Misconfigured FBI Email System Leads to Hoax Campaign | #emailsecurity | #phishing | #ransomware

Access Management
Critical Infrastructure Security
Endpoint Security

Threat Actor Sends 100,000 Emails Falsely Warning of a Cyberattack

The FBI says on Sunday it has remediated a software misconfiguration that was abused to send fake emails falsely warning of a cyberattack that used the FBI’s legitimate domain.

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As many as 100,000 hoax emails were sent in two waves early Saturday morning that purported to come from the FBI and the Department of Homeland Security, according to the spam watchdog group Spamhaus Project.

Spamhaus said while the emails were sent from FBI- and DHS-owned infrastructure, the emails were indeed fake. The emails came from the address “eims@ic.fbi.gov.”

The FBI said the misconfiguration involved the Law Enforcement Enterprise Portal (LEEP). The LEEP is an expansive platform that allows state, local and federal agencies to share information, including sensitive documents. It also has a Virtual Command Center, which allows agencies to share real-time information about events such as shootings and child abductions.

Although the email server that was abused is operated by the FBI, it is not part of the agency’s corporate email service, the agency says in an updated statement on Sunday. No classified systems were involved.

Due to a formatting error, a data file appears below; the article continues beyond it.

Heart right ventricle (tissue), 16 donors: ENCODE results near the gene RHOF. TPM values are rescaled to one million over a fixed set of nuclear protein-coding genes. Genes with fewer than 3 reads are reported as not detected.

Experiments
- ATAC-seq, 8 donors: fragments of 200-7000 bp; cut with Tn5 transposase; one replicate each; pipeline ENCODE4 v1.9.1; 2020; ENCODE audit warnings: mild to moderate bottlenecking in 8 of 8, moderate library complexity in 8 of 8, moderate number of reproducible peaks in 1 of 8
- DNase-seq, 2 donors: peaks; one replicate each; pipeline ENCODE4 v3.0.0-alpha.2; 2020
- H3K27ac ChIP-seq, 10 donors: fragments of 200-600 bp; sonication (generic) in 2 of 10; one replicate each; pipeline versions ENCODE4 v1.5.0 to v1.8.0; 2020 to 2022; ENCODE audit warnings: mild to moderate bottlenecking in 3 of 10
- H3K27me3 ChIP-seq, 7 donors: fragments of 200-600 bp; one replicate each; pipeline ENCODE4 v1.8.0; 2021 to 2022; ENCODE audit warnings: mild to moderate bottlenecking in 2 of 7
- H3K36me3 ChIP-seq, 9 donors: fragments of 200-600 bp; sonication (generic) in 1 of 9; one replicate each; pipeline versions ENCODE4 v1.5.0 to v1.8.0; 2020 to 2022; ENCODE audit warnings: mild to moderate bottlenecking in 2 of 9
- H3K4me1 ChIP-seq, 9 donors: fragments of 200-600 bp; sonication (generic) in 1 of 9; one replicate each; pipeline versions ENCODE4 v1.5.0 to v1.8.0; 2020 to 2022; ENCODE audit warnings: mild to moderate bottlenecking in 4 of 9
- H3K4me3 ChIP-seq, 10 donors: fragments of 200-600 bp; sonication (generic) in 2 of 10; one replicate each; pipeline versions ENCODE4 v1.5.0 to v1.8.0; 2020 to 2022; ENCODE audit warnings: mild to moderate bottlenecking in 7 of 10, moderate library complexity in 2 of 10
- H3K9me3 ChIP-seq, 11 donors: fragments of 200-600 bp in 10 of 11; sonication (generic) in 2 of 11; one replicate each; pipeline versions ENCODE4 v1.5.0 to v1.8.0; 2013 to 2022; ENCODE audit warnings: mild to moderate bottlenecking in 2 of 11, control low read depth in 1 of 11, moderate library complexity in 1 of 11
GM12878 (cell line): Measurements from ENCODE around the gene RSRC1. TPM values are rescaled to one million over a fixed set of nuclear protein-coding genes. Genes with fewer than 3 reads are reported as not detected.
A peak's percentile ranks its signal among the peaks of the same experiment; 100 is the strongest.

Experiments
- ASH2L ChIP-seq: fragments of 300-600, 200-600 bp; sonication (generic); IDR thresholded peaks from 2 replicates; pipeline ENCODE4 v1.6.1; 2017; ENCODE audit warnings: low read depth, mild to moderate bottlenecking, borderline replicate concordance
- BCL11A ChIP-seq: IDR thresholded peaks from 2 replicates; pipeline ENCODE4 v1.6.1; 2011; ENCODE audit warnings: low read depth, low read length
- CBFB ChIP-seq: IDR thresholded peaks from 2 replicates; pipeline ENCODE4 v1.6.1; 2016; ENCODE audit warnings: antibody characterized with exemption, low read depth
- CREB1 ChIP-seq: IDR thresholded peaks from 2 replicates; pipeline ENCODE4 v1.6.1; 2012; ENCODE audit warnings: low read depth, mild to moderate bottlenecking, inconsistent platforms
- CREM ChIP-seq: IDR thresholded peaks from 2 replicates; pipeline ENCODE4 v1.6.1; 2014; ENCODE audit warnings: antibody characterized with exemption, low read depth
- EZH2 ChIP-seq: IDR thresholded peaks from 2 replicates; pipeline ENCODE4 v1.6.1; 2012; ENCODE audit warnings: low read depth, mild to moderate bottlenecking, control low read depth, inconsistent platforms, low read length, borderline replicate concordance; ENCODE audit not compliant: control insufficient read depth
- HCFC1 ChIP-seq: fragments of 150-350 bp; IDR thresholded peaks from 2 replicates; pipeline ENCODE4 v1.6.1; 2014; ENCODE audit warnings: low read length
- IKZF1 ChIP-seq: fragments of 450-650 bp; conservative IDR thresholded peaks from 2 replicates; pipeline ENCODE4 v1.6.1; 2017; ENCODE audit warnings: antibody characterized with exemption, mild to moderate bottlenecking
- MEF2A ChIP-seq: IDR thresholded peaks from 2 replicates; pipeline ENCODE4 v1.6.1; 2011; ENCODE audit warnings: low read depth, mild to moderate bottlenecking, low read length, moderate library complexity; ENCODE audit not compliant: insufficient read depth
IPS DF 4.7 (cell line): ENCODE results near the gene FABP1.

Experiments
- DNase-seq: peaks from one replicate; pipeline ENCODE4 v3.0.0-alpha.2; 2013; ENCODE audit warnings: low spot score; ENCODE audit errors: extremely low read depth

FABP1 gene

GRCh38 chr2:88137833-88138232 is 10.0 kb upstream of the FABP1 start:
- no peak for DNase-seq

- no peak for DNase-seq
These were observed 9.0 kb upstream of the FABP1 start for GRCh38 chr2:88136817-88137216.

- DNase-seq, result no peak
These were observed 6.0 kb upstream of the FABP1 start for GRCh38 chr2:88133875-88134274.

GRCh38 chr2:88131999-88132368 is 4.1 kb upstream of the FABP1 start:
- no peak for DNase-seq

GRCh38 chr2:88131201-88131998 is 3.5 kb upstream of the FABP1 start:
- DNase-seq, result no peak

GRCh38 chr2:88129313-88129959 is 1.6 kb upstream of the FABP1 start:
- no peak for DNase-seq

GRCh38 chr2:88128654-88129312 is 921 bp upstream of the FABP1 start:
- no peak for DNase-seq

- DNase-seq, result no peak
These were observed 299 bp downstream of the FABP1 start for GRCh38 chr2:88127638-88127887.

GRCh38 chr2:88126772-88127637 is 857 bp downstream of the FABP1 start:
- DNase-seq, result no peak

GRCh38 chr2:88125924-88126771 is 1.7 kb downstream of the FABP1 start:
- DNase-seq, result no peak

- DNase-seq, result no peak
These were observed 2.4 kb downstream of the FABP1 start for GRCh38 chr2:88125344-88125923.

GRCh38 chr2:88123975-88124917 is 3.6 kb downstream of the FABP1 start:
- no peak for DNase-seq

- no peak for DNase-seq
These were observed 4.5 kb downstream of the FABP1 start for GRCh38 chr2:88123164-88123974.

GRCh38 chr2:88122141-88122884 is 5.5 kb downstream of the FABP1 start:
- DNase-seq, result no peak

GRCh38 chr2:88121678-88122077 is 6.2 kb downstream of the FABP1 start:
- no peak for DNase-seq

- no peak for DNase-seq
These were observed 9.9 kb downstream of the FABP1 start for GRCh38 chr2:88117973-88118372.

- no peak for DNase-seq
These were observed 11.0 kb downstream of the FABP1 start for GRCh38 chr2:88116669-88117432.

“No actor was able to access or compromise any data or PII on the FBI’s network,” the FBI says. “Once we learned of the incident, we quickly remediated the software vulnerability, warned partners to disregard the fake emails, and confirmed the integrity of our networks.”

‘Threat Actor in Systems’

Spamhaus posted a screenshot of the email’s text, which warned of a potential exfiltration of data. The bogus emails attempted to pin the activity on security researcher Vinny Troia, who is the founder of the darknet intelligence companies NightLion and Shadowbyte.

Troia is frequently the target of opprobrium for his security research on hacking forums such as Raid, and he is often falsely blamed for attacks.

According to computer security writer Brian Krebs, a threat actor who goes by the Twitter nickname Pompompurin is claiming credit for the incident.

Pompompurin told Krebs the LEEP portal leaked a confirmation code when someone registered with the portal. The confirmation code was sent via a POST request, which he could edit, including the email subject and body content. Pompompurin says he was subsequently able to script a mass email campaign.

Many of those email addresses that received the fake messages appear to have been scraped from a public database belonging American Registry for Internet Numbers (ARIN), which manages IP addresses and network allocations within North America and parts of the Caribbean, Spamhaus tweeted.

Executive Editor Jeremy Kirk contributed to this report.

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